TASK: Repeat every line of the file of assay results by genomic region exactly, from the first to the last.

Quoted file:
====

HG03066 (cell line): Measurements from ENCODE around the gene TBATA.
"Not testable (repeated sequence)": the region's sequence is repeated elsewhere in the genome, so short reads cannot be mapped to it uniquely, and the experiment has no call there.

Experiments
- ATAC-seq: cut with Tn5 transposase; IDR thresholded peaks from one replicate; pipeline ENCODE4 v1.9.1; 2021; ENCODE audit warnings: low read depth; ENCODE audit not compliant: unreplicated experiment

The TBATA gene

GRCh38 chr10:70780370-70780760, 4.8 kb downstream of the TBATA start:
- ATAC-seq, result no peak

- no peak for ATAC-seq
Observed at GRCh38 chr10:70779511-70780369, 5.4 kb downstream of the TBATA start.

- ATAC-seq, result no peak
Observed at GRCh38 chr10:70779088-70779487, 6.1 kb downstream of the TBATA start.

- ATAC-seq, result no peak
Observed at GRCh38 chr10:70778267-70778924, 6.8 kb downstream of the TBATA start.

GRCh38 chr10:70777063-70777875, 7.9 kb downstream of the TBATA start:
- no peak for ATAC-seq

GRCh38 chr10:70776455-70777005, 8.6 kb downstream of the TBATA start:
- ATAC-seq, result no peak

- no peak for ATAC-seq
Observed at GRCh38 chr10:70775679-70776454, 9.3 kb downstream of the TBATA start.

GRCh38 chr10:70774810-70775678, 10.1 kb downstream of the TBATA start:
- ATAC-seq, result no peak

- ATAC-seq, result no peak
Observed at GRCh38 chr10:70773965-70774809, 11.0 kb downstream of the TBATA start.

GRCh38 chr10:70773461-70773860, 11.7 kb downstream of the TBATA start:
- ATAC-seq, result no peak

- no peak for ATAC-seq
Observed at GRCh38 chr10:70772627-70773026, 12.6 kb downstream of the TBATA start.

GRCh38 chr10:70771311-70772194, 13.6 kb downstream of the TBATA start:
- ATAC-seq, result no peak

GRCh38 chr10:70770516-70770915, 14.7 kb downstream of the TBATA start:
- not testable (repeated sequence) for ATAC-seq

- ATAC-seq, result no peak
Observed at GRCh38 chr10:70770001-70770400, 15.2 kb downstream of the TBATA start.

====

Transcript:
HG03066 (cell line): Measurements from ENCODE around the gene TBATA.
"Not testable (repeated sequence)": the region's sequence is repeated elsewhere in the genome, so short reads cannot be mapped to it uniquely, and the experiment has no call there.

Experiments
- ATAC-seq: cut with Tn5 transposase; IDR thresholded peaks from one replicate; pipeline ENCODE4 v1.9.1; 2021; ENCODE audit warnings: low read depth; ENCODE audit not compliant: unreplicated experiment

The TBATA gene

GRCh38 chr10:70780370-70780760, 4.8 kb downstream of the TBATA start:
- ATAC-seq, result no peak

- no peak for ATAC-seq
Observed at GRCh38 chr10:70779511-70780369, 5.4 kb downstream of the TBATA start.

- ATAC-seq, result no peak
Observed at GRCh38 chr10:70779088-70779487, 6.1 kb downstream of the TBATA start.

- ATAC-seq, result no peak
Observed at GRCh38 chr10:70778267-70778924, 6.8 kb downstream of the TBATA start.

GRCh38 chr10:70777063-70777875, 7.9 kb downstream of the TBATA start:
- no peak for ATAC-seq

GRCh38 chr10:70776455-70777005, 8.6 kb downstream of the TBATA start:
- ATAC-seq, result no peak

- no peak for ATAC-seq
Observed at GRCh38 chr10:70775679-70776454, 9.3 kb downstream of the TBATA start.

GRCh38 chr10:70774810-70775678, 10.1 kb downstream of the TBATA start:
- ATAC-seq, result no peak

- ATAC-seq, result no peak
Observed at GRCh38 chr10:70773965-70774809, 11.0 kb downstream of the TBATA start.

GRCh38 chr10:70773461-70773860, 11.7 kb downstream of the TBATA start:
- ATAC-seq, result no peak

- no peak for ATAC-seq
Observed at GRCh38 chr10:70772627-70773026, 12.6 kb downstream of the TBATA start.

GRCh38 chr10:70771311-70772194, 13.6 kb downstream of the TBATA start:
- ATAC-seq, result no peak

GRCh38 chr10:70770516-70770915, 14.7 kb downstream of the TBATA start:
- not testable (repeated sequence) for ATAC-seq

- ATAC-seq, result no peak
Observed at GRCh38 chr10:70770001-70770400, 15.2 kb downstream of the TBATA start.